Edward S. “Ned” Bonnie, a longtime member of the steeplechase community who was an innovator in equine law and horse-racing regulation, died Saturday night in Louisville. He was 88.
A graduate of Yale University and its law school, he returned to his hometown in 1955 and soon joined the law firm that is now known as Frost, Brown, Todd, LLC. Concentrating in equine law, he acted as counsel for owners, trainers, veterinarians, jockeys, feedmen, blacksmiths, and others in the horse business.
His accomplishments within horse racing would fill a book. As counsel for the National Horsemen’s Benevolent and Protective Association in the 1970s, he was responsible for drafting the Interstate Horse Racing Act, which first allowed cross-border betting on races such as the Kentucky Derby.
He was one of the attorneys for Peter Fuller, who unsuccessfully sought to overturn the medication disqualification of Dancer’s Image in the 1968 Derby.
He was regular instructor in equine law at steward schools for the University of Arizona, the University of Louisville, and the Racing Officials Accreditation Program, and he prepared many of the materials used in the instructional programs.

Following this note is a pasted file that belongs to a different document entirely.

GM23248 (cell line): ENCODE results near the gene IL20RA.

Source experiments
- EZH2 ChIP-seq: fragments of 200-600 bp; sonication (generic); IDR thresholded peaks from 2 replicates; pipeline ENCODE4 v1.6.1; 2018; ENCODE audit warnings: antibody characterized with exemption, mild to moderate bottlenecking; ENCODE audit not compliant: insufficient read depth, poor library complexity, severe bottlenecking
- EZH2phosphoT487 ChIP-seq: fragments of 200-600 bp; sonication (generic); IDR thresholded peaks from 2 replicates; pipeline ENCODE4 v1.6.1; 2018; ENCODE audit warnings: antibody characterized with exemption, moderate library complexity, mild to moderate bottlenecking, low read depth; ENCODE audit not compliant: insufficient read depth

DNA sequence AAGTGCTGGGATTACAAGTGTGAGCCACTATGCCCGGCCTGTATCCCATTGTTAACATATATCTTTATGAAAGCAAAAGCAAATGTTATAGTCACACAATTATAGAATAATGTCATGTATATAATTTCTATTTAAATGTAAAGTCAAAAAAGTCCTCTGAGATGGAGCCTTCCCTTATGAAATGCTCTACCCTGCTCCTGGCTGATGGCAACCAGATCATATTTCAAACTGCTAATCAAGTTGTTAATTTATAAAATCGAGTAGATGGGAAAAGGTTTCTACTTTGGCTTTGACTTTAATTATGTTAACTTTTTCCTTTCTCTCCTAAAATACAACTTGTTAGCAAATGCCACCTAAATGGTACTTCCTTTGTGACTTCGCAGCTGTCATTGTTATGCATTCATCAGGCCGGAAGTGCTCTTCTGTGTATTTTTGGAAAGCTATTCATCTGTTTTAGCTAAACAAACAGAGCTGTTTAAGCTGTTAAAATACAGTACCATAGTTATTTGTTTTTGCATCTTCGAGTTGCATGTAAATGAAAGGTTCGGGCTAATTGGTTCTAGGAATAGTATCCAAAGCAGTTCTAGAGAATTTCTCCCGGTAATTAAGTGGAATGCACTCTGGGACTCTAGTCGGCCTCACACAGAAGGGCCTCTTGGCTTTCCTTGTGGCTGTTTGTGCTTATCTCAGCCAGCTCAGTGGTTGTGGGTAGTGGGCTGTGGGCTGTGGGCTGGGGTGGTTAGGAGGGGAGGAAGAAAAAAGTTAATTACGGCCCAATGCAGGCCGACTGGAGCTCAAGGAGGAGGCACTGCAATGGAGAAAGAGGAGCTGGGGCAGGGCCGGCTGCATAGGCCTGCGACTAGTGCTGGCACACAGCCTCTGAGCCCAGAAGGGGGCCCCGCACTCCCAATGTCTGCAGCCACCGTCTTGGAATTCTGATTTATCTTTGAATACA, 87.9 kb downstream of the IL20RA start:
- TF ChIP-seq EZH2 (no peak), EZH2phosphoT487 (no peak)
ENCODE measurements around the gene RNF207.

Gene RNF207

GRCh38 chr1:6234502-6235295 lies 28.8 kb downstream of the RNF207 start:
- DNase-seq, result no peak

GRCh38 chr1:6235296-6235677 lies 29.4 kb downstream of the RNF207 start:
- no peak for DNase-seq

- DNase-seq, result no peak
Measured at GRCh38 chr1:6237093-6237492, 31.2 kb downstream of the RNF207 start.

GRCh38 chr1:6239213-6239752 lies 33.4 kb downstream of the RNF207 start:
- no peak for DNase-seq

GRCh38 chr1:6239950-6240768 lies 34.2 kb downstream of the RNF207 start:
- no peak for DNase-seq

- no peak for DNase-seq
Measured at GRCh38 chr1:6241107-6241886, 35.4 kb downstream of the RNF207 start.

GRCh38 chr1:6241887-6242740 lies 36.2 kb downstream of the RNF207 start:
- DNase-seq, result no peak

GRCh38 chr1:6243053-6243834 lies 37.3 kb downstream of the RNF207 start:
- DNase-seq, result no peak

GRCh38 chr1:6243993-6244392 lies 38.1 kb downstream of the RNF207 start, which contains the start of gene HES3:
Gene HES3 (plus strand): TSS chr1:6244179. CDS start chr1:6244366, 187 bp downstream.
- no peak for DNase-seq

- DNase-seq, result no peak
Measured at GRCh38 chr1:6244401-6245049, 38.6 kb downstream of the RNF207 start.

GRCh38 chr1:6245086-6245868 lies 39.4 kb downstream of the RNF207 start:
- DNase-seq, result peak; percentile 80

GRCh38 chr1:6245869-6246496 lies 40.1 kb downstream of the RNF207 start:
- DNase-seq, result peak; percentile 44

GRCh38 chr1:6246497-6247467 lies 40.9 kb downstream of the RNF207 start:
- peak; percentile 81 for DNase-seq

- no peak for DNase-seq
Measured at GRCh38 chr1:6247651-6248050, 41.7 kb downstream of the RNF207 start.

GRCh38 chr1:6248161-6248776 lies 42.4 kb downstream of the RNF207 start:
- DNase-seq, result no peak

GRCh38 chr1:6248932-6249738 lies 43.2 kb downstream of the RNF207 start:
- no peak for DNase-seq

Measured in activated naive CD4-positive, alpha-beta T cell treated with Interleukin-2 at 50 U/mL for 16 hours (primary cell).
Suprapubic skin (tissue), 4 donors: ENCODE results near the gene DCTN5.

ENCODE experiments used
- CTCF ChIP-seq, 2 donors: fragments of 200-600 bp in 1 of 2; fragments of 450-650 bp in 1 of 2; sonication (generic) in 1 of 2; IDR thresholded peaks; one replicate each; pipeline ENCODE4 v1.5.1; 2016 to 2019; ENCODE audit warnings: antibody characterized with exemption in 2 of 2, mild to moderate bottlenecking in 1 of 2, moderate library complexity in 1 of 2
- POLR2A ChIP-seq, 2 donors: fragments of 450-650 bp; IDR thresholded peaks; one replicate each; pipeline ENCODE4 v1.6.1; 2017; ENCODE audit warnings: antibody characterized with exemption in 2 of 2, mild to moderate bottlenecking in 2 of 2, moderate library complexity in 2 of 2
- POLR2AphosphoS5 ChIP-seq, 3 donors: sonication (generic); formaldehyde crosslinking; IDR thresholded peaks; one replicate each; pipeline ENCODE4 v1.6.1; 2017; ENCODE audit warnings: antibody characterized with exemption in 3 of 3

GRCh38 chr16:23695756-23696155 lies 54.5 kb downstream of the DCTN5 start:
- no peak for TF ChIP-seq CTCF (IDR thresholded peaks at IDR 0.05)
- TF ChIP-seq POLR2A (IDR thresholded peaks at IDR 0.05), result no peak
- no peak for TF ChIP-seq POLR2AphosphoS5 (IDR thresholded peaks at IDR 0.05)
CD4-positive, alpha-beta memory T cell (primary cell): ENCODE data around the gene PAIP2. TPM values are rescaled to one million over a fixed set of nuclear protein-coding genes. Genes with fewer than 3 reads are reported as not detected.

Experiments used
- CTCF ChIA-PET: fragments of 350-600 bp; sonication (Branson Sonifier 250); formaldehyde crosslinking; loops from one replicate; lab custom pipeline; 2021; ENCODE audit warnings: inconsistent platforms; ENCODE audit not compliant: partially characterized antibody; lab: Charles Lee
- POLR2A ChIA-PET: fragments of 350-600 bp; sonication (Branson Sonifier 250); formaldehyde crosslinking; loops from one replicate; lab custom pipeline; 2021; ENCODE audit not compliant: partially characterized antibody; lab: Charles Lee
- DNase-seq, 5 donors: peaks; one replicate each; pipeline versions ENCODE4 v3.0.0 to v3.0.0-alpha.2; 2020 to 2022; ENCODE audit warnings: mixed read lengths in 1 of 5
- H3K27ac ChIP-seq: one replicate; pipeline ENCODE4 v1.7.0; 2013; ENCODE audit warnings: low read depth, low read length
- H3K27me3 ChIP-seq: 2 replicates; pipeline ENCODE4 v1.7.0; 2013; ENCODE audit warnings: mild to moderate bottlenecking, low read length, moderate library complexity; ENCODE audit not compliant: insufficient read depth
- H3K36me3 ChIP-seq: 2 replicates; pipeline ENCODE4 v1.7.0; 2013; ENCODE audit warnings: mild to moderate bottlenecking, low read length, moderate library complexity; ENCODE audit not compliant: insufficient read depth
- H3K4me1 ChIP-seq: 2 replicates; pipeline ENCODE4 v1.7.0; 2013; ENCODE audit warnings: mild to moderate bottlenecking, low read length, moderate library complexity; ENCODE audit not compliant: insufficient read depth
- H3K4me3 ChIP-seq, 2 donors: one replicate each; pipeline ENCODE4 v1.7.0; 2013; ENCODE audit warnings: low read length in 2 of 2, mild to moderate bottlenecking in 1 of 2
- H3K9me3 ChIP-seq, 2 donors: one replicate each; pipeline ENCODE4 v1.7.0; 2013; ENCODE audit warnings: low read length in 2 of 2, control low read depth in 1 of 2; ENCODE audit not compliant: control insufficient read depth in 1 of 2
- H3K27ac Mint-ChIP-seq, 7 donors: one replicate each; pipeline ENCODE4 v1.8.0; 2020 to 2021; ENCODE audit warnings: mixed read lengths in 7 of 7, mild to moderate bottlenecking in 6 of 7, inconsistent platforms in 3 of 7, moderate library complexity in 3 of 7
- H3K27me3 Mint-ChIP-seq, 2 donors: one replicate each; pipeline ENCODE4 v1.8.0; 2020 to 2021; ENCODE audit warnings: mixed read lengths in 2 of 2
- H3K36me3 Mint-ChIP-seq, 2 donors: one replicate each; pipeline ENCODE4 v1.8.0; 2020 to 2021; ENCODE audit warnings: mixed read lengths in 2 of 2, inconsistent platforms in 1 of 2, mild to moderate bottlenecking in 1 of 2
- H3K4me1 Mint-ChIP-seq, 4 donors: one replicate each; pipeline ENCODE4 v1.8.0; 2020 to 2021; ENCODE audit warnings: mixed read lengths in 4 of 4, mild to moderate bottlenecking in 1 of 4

He served for many years on the Kentucky Horse Racing Commission and was an advocate of uniform medication rules, stringent testing for steroids, and safety measures such as impact-tested riding helmets for steeplechase jockeys. He received the Association of Racing Commissioners International’s Joan F. Pew Award for his dedication and vision as a racing commissioner in 2009.
He was a recipient of the Keene Daingerfield Award for substantial contributions to the education and professionalism of stewards and judges by the Equine Industry Program of the University of Louisville. He has also received a Lifetime Achievement Award for the Advancement of Equestrian Sports from the United States Equestrian Federation.
He owned, broke, trained, and rode hunters, jumpers, and steeplechase horses. With his wife, Cornelia Winthorp “Nina” Bonnie, he owned and operated a 530-acre horse and cattle farm in Oldham County, Ky.
A member of The Jockey Club, he was affiliated with several professional organizations, including the Thoroughbred Owners and Breeders Association, Kentucky Thoroughbred Association, and the United States Equestrian Federation. An adviser to the NTRA/Jockey Club Drug Testing Consortium, he served on the Kentucky Equine Drug Research Council; and the University of Kentucky Equine Research Foundation.
Funeral services are pending.